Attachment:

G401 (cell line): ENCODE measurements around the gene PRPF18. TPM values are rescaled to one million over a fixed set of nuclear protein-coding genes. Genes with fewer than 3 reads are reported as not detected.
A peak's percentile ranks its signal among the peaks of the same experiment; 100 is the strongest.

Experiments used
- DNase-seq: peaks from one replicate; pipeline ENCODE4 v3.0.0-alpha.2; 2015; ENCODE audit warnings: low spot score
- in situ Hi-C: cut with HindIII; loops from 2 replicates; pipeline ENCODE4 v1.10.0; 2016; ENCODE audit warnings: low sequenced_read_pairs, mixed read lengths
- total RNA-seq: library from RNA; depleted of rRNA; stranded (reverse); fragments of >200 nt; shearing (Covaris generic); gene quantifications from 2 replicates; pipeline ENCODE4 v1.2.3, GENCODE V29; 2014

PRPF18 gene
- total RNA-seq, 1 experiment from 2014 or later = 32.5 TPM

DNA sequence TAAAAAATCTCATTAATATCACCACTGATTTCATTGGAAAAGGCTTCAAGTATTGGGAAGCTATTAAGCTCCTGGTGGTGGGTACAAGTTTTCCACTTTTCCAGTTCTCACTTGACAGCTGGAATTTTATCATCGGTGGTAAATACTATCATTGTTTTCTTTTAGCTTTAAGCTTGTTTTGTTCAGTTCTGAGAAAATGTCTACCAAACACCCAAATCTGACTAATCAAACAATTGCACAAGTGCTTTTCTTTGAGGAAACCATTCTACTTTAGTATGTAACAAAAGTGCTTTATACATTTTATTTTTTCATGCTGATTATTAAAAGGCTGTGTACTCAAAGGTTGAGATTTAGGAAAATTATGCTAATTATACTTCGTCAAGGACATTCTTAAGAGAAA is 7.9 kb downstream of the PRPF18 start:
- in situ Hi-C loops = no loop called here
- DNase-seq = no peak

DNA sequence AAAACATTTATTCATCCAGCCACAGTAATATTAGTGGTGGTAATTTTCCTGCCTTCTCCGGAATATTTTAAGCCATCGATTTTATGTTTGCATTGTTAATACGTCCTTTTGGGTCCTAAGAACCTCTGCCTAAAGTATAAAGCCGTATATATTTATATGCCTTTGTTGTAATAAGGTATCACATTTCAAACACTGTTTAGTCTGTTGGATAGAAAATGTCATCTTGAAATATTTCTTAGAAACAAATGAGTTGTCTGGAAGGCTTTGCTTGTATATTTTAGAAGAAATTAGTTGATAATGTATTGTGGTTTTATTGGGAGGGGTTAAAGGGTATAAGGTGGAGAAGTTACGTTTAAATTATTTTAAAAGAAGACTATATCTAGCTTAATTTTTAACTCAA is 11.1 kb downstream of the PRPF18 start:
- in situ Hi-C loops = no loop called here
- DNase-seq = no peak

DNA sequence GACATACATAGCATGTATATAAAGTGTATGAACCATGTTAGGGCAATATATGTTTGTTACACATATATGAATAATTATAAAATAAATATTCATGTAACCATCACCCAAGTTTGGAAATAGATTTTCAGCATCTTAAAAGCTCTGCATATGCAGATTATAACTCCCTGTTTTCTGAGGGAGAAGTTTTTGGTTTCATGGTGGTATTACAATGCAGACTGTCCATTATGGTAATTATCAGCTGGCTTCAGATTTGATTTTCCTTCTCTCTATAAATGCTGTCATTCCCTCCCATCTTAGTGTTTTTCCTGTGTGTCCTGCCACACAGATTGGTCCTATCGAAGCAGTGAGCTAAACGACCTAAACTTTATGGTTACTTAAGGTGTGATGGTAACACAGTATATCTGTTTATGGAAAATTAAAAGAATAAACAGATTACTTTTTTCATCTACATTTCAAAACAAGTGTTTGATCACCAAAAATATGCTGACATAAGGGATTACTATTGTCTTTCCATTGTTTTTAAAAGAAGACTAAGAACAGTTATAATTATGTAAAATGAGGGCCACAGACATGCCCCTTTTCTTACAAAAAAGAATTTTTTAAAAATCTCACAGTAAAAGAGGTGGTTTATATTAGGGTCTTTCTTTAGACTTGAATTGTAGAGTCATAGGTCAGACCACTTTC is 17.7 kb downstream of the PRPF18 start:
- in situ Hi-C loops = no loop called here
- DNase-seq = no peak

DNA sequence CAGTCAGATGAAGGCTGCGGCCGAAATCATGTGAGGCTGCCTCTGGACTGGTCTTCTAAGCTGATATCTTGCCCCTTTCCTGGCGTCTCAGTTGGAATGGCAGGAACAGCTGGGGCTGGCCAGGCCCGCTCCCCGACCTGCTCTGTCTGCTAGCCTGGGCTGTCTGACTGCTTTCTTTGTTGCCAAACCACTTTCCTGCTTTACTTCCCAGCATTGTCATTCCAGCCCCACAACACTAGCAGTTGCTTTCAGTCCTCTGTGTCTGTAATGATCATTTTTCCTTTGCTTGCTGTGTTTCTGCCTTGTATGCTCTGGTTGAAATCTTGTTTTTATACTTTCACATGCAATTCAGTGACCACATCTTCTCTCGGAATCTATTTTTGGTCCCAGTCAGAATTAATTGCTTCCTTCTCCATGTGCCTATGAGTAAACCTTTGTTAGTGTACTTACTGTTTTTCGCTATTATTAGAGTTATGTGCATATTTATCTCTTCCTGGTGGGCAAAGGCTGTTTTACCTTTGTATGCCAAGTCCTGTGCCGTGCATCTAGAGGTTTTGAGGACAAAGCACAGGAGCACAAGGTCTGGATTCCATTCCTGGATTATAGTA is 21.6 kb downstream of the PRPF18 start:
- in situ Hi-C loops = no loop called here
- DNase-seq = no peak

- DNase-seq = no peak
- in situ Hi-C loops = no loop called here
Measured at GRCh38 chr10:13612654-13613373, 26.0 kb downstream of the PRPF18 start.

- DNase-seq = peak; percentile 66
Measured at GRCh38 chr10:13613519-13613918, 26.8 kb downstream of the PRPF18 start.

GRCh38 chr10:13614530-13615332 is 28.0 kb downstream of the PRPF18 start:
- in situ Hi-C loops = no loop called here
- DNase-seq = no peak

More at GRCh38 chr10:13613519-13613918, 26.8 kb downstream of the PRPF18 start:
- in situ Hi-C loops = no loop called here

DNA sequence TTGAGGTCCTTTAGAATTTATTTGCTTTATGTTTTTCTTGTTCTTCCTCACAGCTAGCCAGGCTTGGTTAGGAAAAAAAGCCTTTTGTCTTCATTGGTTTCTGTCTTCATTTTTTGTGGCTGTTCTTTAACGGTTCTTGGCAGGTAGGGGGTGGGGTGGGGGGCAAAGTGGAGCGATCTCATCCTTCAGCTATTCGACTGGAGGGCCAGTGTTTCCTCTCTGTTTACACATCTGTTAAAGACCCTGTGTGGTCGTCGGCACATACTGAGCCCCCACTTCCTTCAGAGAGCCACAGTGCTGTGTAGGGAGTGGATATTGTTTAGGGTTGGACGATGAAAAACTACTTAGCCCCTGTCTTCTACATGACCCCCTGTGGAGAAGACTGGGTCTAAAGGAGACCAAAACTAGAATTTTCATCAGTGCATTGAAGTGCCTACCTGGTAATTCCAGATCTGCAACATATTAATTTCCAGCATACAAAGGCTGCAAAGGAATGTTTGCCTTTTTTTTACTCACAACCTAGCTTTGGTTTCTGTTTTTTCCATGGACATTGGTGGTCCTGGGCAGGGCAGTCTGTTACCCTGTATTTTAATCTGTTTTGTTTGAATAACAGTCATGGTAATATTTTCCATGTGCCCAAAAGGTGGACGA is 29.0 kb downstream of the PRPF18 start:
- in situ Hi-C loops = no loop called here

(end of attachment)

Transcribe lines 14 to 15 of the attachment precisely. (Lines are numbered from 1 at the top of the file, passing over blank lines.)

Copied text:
- DNase-seq = no peak

DNA sequence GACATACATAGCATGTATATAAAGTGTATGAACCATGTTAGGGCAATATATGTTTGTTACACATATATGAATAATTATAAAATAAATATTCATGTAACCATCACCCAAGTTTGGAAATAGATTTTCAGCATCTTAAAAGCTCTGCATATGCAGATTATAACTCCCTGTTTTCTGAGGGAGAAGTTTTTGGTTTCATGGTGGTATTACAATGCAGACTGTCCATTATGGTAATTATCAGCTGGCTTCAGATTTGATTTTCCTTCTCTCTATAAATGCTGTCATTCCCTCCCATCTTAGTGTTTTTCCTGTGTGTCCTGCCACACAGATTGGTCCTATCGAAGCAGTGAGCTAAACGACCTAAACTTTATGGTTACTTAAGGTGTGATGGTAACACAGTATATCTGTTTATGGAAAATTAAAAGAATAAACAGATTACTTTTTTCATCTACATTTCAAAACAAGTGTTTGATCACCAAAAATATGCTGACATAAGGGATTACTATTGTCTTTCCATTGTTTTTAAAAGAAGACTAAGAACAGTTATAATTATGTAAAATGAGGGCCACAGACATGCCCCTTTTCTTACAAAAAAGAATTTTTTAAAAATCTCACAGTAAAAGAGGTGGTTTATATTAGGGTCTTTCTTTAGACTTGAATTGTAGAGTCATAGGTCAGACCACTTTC is 17.7 kb downstream of the PRPF18 start: